Consolidating the EU’s Crisis Management Structures : Civil-Military Coordination and the Future of the EU OHQ

13-04-2010

The development from ESDP to CSDP in the Lisbon Treaty is desirable to increase coherence in the EU’s external action, including its crisis management efforts. This study argues that the EU has been moving in the direction towards more complex and hybrid operations for which comprehensive planning needs to be used. The need for more intensive intra-EU coordination as well as external cooperation of the EU with other actors involved in crisis management is recognised. The creation of CMPD is a welcome step towards further integration of civilian and military approaches to crisis management, however there have also been important lines of criticism, particularly related to the complexity of the chain of command and to the possibility that either the military or the civilian side will dominate the strategic planning and conduct in the field of crisis management. As far as the EU OHQ is concerned, the analysis in this study paper suggests that none of the existing options is particularly well-suited for current and future EU operations in the field of crisis management. It is for this reason that a case for the establishment of a permanent strategic planning and conduct structure is made.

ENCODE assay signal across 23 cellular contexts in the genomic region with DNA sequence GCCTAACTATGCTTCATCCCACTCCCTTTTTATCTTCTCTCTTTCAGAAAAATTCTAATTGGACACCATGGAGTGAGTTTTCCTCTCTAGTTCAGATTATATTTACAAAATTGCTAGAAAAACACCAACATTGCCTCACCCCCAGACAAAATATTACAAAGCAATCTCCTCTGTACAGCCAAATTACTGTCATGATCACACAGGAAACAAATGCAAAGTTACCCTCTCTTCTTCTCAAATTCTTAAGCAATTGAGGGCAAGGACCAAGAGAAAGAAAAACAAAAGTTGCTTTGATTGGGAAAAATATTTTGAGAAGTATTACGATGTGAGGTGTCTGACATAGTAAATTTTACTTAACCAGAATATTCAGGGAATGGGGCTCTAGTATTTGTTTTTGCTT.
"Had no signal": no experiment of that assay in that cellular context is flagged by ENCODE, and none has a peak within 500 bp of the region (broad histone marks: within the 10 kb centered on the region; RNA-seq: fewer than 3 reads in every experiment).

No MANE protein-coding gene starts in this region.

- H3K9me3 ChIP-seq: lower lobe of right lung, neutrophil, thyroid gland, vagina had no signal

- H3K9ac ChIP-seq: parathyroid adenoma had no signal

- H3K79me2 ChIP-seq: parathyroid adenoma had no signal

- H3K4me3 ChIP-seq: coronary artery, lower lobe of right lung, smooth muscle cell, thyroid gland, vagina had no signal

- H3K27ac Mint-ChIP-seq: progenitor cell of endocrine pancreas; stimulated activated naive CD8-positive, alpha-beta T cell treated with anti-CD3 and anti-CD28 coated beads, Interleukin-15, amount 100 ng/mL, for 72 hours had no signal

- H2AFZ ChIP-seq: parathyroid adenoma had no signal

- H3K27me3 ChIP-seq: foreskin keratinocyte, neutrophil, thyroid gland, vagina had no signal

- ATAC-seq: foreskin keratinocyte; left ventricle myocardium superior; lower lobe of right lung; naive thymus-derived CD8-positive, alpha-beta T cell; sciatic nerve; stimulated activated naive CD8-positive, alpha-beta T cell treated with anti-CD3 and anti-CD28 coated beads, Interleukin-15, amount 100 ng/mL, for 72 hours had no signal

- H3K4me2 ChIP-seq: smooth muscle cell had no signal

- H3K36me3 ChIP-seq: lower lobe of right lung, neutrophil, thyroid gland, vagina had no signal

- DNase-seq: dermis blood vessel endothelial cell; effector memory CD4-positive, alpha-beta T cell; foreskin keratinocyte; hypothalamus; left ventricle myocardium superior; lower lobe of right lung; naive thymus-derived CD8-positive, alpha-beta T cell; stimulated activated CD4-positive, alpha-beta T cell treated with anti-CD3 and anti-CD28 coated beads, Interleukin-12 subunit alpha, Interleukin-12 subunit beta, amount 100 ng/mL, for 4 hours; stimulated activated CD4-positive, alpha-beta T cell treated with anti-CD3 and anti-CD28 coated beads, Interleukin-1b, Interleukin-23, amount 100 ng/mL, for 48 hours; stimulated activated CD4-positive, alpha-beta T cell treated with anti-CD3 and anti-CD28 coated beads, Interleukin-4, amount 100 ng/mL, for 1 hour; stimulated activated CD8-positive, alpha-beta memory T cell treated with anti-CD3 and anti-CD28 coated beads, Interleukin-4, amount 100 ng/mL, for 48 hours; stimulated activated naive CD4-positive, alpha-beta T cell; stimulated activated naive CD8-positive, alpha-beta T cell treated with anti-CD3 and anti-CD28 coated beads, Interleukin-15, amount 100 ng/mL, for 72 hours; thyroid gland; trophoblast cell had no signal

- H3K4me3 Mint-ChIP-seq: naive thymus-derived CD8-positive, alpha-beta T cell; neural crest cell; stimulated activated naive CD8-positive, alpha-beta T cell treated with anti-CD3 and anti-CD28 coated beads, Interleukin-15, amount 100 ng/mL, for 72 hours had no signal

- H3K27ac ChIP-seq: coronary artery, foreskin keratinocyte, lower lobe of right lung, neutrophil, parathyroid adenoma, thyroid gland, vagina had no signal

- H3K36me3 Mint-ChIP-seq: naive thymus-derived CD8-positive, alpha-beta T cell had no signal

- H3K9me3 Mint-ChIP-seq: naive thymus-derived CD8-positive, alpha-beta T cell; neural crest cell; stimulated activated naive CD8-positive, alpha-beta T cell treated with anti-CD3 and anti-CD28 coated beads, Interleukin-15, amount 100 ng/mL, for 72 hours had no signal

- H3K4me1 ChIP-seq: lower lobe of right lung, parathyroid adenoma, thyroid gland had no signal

The development from ESDP to CSDP in the Lisbon Treaty is desirable to increase coherence in the EU’s external action, including its crisis management efforts. This study argues that the EU has been moving in the direction towards more complex and hybrid operations for which comprehensive planning needs to be used. The need for more intensive intra-EU coordination as well as external cooperation of the EU with other actors involved in crisis management is recognised. The creation of CMPD is a welcome step towards further integration of civilian and military approaches to crisis management, however there have also been important lines of criticism, particularly related to the complexity of the chain of command and to the possibility that either the military or the civilian side will dominate the strategic planning and conduct in the field of crisis management. As far as the EU OHQ is concerned, the analysis in this study paper suggests that none of the existing options is particularly well-suited for current and future EU operations in the field of crisis management. It is for this reason that a case for the establishment of a permanent strategic planning and conduct structure is made.

Údar seachtarach

Nik HYNEK (Institute of International Relations, IIR, Prague, Czech Republic and Charles University and Metropolitan University, Prague, Czech Republikc)